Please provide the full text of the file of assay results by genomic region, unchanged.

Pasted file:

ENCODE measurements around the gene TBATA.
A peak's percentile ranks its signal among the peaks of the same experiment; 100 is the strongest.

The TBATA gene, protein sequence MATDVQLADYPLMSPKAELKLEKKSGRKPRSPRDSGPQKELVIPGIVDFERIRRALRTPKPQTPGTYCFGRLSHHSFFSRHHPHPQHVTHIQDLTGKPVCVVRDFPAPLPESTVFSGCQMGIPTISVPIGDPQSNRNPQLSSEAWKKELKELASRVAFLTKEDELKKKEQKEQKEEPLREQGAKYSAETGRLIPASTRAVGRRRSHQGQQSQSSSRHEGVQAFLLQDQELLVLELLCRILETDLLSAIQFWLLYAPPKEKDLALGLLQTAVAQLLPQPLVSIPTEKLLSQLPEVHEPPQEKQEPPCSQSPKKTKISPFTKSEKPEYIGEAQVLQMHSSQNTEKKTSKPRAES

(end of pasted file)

ENCODE measurements around the gene TBATA.
A peak's percentile ranks its signal among the peaks of the same experiment; 100 is the strongest.

The TBATA gene, protein sequence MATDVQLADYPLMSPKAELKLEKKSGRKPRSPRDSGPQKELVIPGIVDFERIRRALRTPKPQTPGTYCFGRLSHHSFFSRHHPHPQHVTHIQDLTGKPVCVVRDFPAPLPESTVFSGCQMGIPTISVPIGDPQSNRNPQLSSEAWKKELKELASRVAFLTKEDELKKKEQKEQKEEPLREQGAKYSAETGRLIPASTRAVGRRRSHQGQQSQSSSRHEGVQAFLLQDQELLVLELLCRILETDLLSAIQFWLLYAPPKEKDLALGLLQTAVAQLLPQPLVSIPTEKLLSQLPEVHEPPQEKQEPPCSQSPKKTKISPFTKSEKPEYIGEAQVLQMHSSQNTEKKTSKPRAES